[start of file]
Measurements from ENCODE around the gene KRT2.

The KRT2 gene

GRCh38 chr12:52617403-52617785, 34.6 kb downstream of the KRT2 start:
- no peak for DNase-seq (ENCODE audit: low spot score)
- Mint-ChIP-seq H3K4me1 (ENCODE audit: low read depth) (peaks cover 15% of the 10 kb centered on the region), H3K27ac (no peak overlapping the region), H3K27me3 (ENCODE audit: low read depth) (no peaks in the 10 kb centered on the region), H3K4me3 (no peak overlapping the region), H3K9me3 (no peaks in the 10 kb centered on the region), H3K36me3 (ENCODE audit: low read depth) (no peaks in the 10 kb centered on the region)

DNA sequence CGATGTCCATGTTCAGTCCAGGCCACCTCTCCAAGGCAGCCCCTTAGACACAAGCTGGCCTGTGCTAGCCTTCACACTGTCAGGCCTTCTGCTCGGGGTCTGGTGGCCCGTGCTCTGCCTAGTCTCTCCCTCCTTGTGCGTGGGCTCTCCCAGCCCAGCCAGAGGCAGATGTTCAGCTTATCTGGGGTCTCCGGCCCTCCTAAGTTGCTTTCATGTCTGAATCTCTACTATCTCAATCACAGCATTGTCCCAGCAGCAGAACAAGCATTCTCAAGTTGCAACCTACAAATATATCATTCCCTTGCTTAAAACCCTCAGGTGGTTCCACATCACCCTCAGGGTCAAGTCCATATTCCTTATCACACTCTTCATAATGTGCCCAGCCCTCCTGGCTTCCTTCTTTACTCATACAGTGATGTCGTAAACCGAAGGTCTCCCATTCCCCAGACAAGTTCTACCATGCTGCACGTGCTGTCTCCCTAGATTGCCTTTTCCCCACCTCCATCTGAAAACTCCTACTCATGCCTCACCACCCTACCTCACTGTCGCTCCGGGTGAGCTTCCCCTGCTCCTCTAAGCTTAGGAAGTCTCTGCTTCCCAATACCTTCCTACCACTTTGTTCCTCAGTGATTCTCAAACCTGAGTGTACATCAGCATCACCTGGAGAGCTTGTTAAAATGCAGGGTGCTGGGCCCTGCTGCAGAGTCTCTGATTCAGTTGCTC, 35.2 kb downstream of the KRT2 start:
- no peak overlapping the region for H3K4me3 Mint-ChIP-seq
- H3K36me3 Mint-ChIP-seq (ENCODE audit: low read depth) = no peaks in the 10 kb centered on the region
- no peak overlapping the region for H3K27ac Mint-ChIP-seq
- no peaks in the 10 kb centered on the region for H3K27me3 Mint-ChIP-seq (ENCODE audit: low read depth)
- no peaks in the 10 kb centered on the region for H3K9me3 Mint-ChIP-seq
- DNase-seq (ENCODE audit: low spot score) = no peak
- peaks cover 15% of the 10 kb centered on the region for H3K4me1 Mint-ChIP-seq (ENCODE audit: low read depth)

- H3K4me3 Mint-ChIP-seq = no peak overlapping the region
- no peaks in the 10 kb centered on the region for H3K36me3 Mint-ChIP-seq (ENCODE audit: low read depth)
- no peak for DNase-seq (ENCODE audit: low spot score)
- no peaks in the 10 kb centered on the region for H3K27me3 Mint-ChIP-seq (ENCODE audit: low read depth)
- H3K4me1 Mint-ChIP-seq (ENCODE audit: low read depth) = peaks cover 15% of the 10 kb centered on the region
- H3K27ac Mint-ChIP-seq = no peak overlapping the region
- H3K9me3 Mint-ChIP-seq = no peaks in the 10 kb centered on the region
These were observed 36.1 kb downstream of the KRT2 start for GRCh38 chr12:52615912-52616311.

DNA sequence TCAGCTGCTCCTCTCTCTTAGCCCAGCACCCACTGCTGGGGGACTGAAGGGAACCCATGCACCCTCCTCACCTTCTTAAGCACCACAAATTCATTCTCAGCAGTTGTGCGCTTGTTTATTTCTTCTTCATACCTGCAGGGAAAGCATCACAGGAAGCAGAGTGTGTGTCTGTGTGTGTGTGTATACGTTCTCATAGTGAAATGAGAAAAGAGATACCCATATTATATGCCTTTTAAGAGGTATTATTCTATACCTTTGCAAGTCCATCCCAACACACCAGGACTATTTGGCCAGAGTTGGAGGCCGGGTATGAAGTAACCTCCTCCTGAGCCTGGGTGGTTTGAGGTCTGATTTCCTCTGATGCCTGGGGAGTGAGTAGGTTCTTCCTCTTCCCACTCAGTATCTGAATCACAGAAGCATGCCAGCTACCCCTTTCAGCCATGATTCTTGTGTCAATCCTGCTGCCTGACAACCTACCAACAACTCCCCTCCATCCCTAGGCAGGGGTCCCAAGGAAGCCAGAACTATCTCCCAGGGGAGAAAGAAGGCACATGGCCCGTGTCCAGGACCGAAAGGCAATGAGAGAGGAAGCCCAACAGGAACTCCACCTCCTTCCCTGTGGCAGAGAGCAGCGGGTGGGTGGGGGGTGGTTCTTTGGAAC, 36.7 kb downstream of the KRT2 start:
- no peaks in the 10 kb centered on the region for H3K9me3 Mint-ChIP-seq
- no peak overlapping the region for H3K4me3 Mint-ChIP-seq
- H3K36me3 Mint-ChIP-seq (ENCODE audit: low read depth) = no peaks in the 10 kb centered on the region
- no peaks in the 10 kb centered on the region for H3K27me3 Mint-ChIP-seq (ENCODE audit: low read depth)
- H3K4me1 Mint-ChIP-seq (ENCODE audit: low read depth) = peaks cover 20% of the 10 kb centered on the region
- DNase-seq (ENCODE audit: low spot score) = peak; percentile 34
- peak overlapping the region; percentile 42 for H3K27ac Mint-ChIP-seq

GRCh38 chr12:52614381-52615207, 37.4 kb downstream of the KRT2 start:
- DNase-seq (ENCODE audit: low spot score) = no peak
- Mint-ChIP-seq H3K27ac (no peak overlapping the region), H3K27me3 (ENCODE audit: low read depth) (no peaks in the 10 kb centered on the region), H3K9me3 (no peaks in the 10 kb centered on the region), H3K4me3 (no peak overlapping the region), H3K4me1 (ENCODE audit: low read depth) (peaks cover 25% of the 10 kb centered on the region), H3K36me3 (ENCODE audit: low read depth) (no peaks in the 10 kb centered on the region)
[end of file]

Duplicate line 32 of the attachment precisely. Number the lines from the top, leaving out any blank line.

- Mint-ChIP-seq H3K27ac (no peak overlapping the region), H3K27me3 (ENCODE audit: low read depth) (no peaks in the 10 kb centered on the region), H3K9me3 (no peaks in the 10 kb centered on the region), H3K4me3 (no peak overlapping the region), H3K4me1 (ENCODE audit: low read depth) (peaks cover 25% of the 10 kb centered on the region), H3K36me3 (ENCODE audit: low read depth) (no peaks in the 10 kb centered on the region)